Drugs and health
Drugs can be evaluated by comparing their beneficial and harmful effects, to decide which has the greater impact.
The impact of drugs
Many more people are treated in hospital for the effects of legal drugs, such as tobacco or alcohol, than for the use of illegal drugs. This is because there are many more people who smoke or misuse alcohol than people who take illegal drugs. So there will be more who suffer harm from tobacco than suffer from ilegal drugs.
This doesn't mean that illegal drugs are safer to use than legal (prescribed and non-prescribed) drugs. The proportion of illegal drug users who suffer harm is greater than the proportion of legal drug users who suffer harm.
Drugs and sport
Some types of drugs can affect sporting performance. Examples include:
STIMULANTS that increase the rate of body functions, such as heart rate
A faster heart rate delivers oxygen and sugars to muscles more quickly, so they can release more energy more quickly
ANABOLIC STEROIDS stimulate muscle growth.
Bigger muscles can help move bigger weights and generate more power, e.g. in weightlifting.
Drug bans in sport
Use of drugs to improve performance in sports competition is considered UNETHICAL.
Reasons for this include:
- side effects of the drugs can harm athletes
- the drugs may give an unfair advantage over athletes who don't use them.
Organisms need a supply of materials from their surroundings, and sometimes from other living organisms, so that they can survive and reproduce. This means there is COMPETITION between organisms for materials that are in limited supply.
Competition between plants
- Competition for light and space
- Competition for water and nutrients
Competition between animals
Animals may compete with each other for:
- mates for reproduction
- TERRITORY (space for feeding, reproduction and rearing young).
You will be expected to know the factors that organisms are competing for in an example.
All organisms (including micro-organisms) have ADAPTATIONS that help them to survive the conditions of the environment in which they normally live.
Animals in the Arctic
Factors in the environment affect living organisms and their DISTRIBUTION (how widely spread they are). Changes in these factors may change their distribution.
Living factors, e.g.
Non-living factors, e.g.
- average temperature
- average rainfall
- oxygen levels in water
Changes in these factors can affect organisms.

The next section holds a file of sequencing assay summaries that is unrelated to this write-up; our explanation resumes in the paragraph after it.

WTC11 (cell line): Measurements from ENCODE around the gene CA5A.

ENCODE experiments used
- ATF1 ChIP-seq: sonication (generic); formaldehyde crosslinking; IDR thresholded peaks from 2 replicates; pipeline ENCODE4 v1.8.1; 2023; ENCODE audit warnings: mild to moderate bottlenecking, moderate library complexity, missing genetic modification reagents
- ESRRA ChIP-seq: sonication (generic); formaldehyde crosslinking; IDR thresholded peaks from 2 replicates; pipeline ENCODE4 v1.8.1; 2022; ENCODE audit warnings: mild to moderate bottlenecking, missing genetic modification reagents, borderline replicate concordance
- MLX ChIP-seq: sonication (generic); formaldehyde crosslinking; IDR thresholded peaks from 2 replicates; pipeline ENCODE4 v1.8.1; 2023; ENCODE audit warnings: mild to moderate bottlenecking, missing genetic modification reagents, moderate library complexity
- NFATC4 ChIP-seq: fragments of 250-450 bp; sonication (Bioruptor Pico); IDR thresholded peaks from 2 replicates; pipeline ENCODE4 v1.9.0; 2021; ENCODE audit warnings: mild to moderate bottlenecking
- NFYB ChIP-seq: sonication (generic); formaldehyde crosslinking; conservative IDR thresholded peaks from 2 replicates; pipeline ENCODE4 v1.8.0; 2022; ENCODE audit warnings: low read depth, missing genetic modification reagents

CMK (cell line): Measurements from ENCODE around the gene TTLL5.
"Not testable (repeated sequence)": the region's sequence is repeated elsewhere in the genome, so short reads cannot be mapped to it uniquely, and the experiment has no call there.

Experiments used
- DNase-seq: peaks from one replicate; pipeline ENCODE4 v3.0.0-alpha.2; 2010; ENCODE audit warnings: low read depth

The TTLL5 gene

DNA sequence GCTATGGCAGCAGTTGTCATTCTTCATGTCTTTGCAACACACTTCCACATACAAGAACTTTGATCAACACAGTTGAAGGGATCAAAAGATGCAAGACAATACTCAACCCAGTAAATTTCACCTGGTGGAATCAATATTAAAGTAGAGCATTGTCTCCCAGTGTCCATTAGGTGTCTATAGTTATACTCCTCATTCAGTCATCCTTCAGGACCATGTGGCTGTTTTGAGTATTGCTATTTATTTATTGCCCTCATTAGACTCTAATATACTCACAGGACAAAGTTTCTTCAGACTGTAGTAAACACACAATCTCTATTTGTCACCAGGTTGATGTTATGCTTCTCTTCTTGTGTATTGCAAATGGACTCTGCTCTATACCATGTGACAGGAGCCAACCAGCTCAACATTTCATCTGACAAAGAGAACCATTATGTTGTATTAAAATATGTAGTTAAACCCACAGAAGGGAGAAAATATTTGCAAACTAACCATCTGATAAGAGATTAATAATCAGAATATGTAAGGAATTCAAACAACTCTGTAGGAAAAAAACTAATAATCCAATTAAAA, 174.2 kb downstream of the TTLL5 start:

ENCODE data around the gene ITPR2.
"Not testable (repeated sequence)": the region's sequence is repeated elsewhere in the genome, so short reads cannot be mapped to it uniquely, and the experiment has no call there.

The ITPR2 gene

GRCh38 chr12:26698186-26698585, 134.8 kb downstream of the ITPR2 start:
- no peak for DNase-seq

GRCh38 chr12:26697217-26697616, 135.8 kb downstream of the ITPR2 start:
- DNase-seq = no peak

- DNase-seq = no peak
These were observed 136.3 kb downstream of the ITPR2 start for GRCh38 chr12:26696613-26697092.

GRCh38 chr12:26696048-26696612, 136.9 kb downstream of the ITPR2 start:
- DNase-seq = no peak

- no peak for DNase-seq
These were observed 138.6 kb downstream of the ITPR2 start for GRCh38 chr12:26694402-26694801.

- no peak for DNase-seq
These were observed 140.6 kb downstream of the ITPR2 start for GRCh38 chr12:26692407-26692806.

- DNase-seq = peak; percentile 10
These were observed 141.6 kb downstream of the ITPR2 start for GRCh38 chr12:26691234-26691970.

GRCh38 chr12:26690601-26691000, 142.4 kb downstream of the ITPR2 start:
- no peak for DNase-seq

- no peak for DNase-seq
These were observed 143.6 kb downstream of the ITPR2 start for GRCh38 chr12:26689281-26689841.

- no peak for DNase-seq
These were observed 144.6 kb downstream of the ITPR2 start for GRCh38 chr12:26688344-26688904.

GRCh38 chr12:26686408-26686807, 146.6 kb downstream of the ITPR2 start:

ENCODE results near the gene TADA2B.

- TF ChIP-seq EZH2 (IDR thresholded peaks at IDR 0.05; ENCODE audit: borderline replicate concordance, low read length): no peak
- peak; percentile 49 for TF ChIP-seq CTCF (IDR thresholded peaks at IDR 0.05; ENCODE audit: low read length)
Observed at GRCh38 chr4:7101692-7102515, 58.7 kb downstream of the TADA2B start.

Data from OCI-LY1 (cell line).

Genes, chromosomes and nucleus
- Different genes control the development of different CHARACTERISTICS of the body.
REPRODUCTION is the production of new individuals. There are two forms of reproduction.
- gamete from mother fuses (joins) with gamete from father
- mixes genetic information from each parent
- offspring have different combinations of genes, so show variety in characteristics
- no fusion of gametes - only one parent
- no mixing of genetic information
- all offspring have same genes as parent and each other
Clonesare individuals with identical genes.
There are several modern techniques for cloning organisms.
Plant tissue is like taking plant cuttings, but with very small pieces that contain just a few plant cells. The new plants are all clones because their cells contain the same genes as the parent plant.
Splitting embryos makes it possible to produce small numbers of clone animals at the same time. This is most often done with high-quality farm animals.
Adult cell cloning
Genetic engineering produces GENETICALLY MODIFIED (GM) organisms.
GENETIC ENGINEERS is the transfer of a gene from one organism to a different organism so that the desired characteristic is produced in that organism.
Genes can be transferred from any kind of organism to any other kind of organism, e.g. bacteria, humans, other animals, plants.
- The gene for a characteristic is 'cut out' of a chromosomes using enzymes
- The gene is inserted into a chromosome inside the nucleus of a cell in a different organism
- the cell of this organism now produces the characteristic from the gene
GM CROP plants have been genetically modified to give them new characteristics, such as:
- resistance to attack by insects
- resistance to HERBICIDES, so that fields can be sprayed to kill weeds, but not the crop.
Issues with new science
New scientific developments cause new issues that we need to think about. To make good judgements about these developments we need good information.
related to money
Judgement: Is it worth the cost?